Getty Trust president and CEO James Wood has died of natural causes

Getty Trust president and CEO James Wood has died at 69.

James Wood, president and CEO of the Getty Trust, has passed away unexpectedly at age 69, reportedly of natural causes.

James N. Wood

A highly respected museum leader, he had come out of retirement following his 25-year tenure at the Art Institute of Chicago to help restore the reputation of the Getty which had suffered during the scandal-wracked tenure of his predecessor Barry Munitz. But it was not an easy time to manage the Getty’s affairs. The economic downturn trimmed a quarter of the value from the Getty’s $6-billion endowment leading Wood to make severe cuts in staff and programs. A former museum director hiimself, he clashed with Getty Museum director Michael Brand, particularly about the control of acquisition funds. Brand stepped down in January and has yet to be replaced. The Getty just released its 2009 financial statement which indicates that the trust was still facing fiscal contraints. The trust issued a statement earlier today:

DATE: June 12, 2010
FOR IMMEDIATE RELEASE

STATEMENT FROM MARK S. SIEGEL,
CHAIRMAN OF THE BOARD OF TRUSTEES
OF THE J. PAUL GETTY TRUST

Los Angeles — We are deeply saddened to announce that J. Paul Getty Trust President and CEO James N. Wood has passed away suddenly of natural causes.

Jim was internationally recognized as a leader in the arts.  His passion for the visual arts and quiet, yet firm leadership were a perfect fit for the Getty.  We were able to entice Jim to come to the Getty out of retirement, after 25 years as the head of the Art Institute of Chicago, and in just a little over three years under Jim’s leadership, the Getty moved forward in significant ways toward a renewed and strengthened mission.

Jim valued collaboration, and he reinforced that value at the Getty. Working with the Board, Jim led a strategic planning process that emphasized ways in which the Getty’s four programs could work together to further enhance the institution’s already strong worldwide reputation.  He also saw the Getty as a catalyst to encourage Los Angeles’ many outstanding visual arts institutions to collaborate, strengthening our region’s stature as a major cultural center.

He was a private man, who acted with great kindness, strength, and dignity.  The Board and the Getty’s entire staff mourn his loss, and we extend our deepest sympathy to Jim’s wife, Emese, their daughters Lenke and Rebecca, and their families.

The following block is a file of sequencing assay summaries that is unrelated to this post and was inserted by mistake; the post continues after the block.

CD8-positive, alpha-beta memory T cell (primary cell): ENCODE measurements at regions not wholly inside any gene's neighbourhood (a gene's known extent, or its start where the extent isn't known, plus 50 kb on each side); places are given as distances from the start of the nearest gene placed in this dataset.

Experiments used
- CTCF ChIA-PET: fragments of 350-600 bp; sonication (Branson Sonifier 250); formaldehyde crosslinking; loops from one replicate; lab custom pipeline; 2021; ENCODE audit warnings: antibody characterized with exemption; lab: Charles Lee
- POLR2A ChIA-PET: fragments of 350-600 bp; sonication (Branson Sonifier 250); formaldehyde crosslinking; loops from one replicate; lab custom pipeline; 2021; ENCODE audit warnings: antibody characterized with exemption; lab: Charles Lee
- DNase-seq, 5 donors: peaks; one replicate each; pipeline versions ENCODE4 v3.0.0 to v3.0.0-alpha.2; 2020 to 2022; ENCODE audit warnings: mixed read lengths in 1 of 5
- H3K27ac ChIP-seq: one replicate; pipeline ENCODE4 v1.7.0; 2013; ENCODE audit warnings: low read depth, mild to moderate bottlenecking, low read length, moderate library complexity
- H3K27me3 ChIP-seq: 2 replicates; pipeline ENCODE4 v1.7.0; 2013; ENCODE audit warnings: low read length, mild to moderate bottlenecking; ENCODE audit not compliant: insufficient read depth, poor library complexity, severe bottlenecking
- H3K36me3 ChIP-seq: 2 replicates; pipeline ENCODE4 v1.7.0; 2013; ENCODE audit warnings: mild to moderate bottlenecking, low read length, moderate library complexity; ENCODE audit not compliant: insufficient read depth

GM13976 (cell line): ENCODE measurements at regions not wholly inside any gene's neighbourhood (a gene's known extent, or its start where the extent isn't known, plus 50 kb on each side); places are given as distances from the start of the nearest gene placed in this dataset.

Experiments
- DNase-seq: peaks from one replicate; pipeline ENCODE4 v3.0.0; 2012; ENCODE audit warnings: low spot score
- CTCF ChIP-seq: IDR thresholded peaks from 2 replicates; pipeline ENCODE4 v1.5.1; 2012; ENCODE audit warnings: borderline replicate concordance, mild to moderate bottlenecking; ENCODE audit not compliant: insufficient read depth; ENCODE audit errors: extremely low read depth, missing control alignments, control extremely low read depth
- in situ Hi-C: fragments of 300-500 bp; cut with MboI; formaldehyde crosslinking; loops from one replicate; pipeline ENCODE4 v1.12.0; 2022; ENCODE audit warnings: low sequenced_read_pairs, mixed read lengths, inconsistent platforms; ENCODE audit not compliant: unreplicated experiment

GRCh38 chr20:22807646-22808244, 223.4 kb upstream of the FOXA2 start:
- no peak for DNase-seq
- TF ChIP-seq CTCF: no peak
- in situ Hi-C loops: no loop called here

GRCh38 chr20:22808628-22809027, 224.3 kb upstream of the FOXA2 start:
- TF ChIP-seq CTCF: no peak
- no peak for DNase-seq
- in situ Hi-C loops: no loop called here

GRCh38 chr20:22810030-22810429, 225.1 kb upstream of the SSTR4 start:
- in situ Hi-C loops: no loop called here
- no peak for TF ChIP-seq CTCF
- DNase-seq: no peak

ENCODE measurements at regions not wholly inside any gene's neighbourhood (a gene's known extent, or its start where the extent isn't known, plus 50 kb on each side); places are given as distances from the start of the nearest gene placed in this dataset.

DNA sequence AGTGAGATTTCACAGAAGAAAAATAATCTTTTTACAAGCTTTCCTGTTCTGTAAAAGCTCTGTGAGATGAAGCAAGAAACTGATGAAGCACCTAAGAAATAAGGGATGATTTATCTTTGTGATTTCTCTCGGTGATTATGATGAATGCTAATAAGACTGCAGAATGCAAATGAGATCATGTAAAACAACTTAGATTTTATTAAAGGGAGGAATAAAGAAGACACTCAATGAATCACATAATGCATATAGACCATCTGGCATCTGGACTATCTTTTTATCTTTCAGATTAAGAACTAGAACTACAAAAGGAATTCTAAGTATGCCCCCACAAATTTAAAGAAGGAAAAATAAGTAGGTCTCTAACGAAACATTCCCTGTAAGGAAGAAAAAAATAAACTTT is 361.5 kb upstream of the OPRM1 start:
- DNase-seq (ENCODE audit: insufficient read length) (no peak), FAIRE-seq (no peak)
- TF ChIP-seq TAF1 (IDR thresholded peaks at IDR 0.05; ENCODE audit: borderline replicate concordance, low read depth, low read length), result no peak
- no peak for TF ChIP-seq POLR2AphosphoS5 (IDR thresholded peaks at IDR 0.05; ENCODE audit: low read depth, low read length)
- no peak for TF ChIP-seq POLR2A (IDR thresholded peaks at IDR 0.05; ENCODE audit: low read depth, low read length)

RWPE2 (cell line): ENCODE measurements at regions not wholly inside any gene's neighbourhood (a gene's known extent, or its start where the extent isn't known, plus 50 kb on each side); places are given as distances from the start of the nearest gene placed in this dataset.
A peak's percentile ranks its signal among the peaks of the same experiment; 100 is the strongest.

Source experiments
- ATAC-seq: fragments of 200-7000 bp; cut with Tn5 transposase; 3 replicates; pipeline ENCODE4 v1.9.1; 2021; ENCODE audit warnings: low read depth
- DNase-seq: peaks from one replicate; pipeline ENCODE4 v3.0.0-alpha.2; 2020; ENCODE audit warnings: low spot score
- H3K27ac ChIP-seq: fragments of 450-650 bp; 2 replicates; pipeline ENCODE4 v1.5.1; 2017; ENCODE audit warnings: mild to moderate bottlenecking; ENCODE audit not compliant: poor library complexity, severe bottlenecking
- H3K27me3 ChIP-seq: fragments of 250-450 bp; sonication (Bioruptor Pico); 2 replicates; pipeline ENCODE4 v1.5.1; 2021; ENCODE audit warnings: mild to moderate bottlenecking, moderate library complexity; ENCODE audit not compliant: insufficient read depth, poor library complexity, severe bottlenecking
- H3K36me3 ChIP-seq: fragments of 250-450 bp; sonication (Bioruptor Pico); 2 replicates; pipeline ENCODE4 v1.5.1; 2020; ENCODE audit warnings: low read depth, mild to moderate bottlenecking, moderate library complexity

Wood served as director and president of the Art Institute of Chicago from 1980-2004, after which he retired with his wife Emese to Rhode Island before his appointment as President and CEO of the J. Paul Getty Trust in December 2006.  He assumed his position as CEO in February 2007, after an extensive search conducted by the Board of Trustees.

Prior to directing the Art Institute of Chicago, Wood was the director of The St. Louis Art Museum (1975-1980), an adjunct professor of art history at SUNY at Buffalo and associate director of the Albright-Knox Art Gallery in Buffalo, New York.  He also held positions at The Metropolitan Museum of Art in New York.  Wood sat on the boards of the Sterling and Francine Clark Art Institute, the Institute of Fine Arts at New York University, the Harvard University Art Museums, and the Museum of the Rhode Island School of Design.  He was also president of the board of the Pulitzer Foundation for the Arts.

Wood, 69, received his B.A. with honors in Art History from Williams College in Williamstown, Mass. and his M.A. from the Institute for Fine Arts at New York University.  He also holds a diploma from the University for Foreigners in Perugia, Italy.  Wood’s areas of specialization included European paintings and sculpture of the 16th to 20th centuries, American painting and sculpture of the 19th to 20th centuries, and photography.

Arrangements are pending.

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Jason Edward Kaufman is an art historian and critic with expertise in museums and the international art world.

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